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November 8, 1995

Insulin Resistance and Non—insulin-dependent Diabetes

Author Affiliations

Institute for Research in Extramural Medicine Amsterdam, the Netherlands

JAMA. 1995;274(18):1426. doi:10.1001/jama.1995.03530180020016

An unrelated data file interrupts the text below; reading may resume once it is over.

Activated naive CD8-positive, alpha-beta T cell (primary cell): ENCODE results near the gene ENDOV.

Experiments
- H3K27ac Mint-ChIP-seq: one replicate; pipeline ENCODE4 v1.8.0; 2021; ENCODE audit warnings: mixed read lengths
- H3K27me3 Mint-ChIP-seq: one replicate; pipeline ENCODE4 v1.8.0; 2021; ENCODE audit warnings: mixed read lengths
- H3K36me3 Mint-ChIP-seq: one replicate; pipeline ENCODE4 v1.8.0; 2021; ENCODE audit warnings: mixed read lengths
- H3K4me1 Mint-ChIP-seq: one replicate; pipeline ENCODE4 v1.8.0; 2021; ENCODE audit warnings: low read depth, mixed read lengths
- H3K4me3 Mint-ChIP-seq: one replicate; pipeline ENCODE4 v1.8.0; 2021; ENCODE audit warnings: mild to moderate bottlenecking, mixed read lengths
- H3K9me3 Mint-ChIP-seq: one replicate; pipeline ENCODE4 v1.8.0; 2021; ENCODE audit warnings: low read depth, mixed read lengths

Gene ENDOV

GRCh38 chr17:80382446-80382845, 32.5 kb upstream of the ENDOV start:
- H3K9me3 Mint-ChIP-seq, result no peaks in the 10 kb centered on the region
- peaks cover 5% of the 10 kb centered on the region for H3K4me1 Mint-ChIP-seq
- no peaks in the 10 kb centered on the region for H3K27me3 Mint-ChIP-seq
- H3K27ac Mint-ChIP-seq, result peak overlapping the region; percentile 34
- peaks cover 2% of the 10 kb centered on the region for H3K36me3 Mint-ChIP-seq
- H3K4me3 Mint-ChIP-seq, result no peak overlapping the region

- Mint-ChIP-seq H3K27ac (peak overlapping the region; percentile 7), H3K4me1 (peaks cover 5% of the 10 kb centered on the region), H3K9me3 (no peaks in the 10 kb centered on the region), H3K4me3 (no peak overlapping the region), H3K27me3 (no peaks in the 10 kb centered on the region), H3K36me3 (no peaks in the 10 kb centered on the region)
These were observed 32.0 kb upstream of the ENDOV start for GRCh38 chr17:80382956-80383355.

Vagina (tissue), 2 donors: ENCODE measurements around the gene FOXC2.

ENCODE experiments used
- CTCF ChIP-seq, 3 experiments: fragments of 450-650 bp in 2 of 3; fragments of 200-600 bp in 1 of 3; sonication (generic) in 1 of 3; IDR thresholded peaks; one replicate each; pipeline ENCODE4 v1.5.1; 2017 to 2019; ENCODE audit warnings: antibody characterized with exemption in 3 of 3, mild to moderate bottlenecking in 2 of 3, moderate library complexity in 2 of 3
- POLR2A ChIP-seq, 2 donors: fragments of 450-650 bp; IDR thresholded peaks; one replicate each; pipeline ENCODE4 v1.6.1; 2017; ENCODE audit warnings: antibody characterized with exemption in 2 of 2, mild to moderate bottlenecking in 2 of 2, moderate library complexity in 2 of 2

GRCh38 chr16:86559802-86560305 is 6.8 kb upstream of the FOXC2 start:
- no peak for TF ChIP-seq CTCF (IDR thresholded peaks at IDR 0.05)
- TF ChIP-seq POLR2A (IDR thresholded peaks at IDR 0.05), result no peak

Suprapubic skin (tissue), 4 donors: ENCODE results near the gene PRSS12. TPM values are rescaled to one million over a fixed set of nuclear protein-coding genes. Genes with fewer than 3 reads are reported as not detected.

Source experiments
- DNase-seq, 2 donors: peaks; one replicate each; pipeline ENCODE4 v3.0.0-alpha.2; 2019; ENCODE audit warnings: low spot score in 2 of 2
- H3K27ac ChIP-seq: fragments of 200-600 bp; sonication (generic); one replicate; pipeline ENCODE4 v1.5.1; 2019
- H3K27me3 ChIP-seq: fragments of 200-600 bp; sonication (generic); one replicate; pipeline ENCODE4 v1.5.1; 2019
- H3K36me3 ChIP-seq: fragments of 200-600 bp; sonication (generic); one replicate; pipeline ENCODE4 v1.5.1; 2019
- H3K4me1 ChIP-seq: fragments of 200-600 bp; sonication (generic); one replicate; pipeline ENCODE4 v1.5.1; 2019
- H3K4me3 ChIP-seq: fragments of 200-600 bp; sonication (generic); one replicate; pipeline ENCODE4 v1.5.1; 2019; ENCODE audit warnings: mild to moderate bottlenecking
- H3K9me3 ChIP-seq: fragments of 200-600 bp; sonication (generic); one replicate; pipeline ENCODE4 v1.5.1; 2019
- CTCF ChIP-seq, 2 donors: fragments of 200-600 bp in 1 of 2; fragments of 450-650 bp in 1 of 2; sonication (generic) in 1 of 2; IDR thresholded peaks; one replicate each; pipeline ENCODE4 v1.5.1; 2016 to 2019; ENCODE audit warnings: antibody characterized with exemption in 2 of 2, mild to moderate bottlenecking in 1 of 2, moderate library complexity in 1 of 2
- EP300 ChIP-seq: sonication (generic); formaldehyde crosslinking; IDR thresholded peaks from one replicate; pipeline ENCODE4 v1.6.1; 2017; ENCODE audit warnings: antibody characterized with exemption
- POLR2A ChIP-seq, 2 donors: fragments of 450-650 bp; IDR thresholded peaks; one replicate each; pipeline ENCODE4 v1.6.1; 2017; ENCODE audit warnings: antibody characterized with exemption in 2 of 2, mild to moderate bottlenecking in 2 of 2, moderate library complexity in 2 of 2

To the Editor.  —Dr Pimenta and colleagues1 state that they tested the hypothesis that insulin resistance precedes impaired beta-cell function in people genetically predisposed to develop non—insulin-dependent diabetes mellitus (NIDDM), but their study could not address their primary hypothesis.First, Pimenta et al took care to match the control subjects to the subjects with a first-degree NIDDM relative for body mass index. But rather than body mass index simply being the "environmental factor,"1 it seems plausible that there is some genetic constitution that, in the presence of excess energy intake or diminished physical activity, manifests itself phenotypically as hyperinsulinemia and obesity.2,3 Thus, matching for obesity implies also matching, at least partially, for the insulin-resistant genotype, which clearly undermines the validity of the comparison between index and control groups with respect to the degree of genetically determined insulin sensitivity. Second, from the data on the age of the study

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